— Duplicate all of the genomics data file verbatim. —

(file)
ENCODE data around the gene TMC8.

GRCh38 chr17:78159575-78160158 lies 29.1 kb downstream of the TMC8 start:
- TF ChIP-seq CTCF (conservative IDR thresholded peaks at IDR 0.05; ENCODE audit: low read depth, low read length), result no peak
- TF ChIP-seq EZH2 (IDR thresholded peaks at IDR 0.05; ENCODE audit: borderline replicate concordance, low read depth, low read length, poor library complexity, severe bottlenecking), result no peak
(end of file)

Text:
ENCODE data around the gene TMC8.

GRCh38 chr17:78159575-78160158 lies 29.1 kb downstream of the TMC8 start:
- TF ChIP-seq CTCF (conservative IDR thresholded peaks at IDR 0.05; ENCODE audit: low read depth, low read length), result no peak
- TF ChIP-seq EZH2 (IDR thresholded peaks at IDR 0.05; ENCODE audit: borderline replicate concordance, low read depth, low read length, poor library complexity, severe bottlenecking), result no peak